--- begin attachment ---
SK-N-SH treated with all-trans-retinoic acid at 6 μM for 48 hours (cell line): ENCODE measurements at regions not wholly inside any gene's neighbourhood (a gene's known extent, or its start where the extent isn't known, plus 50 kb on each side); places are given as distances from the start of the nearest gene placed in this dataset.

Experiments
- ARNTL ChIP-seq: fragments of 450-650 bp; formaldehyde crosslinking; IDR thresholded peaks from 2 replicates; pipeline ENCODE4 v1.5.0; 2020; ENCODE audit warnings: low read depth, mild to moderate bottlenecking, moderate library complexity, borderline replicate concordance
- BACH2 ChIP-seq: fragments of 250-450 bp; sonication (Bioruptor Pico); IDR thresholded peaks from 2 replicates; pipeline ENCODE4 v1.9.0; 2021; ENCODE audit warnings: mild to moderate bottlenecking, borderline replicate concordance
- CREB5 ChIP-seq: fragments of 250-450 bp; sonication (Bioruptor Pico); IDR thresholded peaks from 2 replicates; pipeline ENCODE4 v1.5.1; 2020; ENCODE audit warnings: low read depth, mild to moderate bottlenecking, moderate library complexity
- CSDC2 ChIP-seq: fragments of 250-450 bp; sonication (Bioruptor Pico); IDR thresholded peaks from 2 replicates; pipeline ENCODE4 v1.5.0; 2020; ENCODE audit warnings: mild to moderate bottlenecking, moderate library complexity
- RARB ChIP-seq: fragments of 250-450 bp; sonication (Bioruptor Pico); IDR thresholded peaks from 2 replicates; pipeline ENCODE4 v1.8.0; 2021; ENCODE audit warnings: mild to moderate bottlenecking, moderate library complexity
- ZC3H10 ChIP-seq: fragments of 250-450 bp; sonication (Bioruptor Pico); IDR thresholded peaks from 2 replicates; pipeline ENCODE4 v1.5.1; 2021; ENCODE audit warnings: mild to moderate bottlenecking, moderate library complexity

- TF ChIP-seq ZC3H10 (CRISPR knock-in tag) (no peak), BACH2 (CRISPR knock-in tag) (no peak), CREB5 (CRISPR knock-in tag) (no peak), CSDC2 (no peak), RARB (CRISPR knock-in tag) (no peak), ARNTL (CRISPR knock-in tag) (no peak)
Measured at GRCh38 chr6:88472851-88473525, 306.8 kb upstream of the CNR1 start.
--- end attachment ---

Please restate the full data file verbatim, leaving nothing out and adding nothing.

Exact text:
SK-N-SH treated with all-trans-retinoic acid at 6 μM for 48 hours (cell line): ENCODE measurements at regions not wholly inside any gene's neighbourhood (a gene's known extent, or its start where the extent isn't known, plus 50 kb on each side); places are given as distances from the start of the nearest gene placed in this dataset.

Experiments
- ARNTL ChIP-seq: fragments of 450-650 bp; formaldehyde crosslinking; IDR thresholded peaks from 2 replicates; pipeline ENCODE4 v1.5.0; 2020; ENCODE audit warnings: low read depth, mild to moderate bottlenecking, moderate library complexity, borderline replicate concordance
- BACH2 ChIP-seq: fragments of 250-450 bp; sonication (Bioruptor Pico); IDR thresholded peaks from 2 replicates; pipeline ENCODE4 v1.9.0; 2021; ENCODE audit warnings: mild to moderate bottlenecking, borderline replicate concordance
- CREB5 ChIP-seq: fragments of 250-450 bp; sonication (Bioruptor Pico); IDR thresholded peaks from 2 replicates; pipeline ENCODE4 v1.5.1; 2020; ENCODE audit warnings: low read depth, mild to moderate bottlenecking, moderate library complexity
- CSDC2 ChIP-seq: fragments of 250-450 bp; sonication (Bioruptor Pico); IDR thresholded peaks from 2 replicates; pipeline ENCODE4 v1.5.0; 2020; ENCODE audit warnings: mild to moderate bottlenecking, moderate library complexity
- RARB ChIP-seq: fragments of 250-450 bp; sonication (Bioruptor Pico); IDR thresholded peaks from 2 replicates; pipeline ENCODE4 v1.8.0; 2021; ENCODE audit warnings: mild to moderate bottlenecking, moderate library complexity
- ZC3H10 ChIP-seq: fragments of 250-450 bp; sonication (Bioruptor Pico); IDR thresholded peaks from 2 replicates; pipeline ENCODE4 v1.5.1; 2021; ENCODE audit warnings: mild to moderate bottlenecking, moderate library complexity

- TF ChIP-seq ZC3H10 (CRISPR knock-in tag) (no peak), BACH2 (CRISPR knock-in tag) (no peak), CREB5 (CRISPR knock-in tag) (no peak), CSDC2 (no peak), RARB (CRISPR knock-in tag) (no peak), ARNTL (CRISPR knock-in tag) (no peak)
Measured at GRCh38 chr6:88472851-88473525, 306.8 kb upstream of the CNR1 start.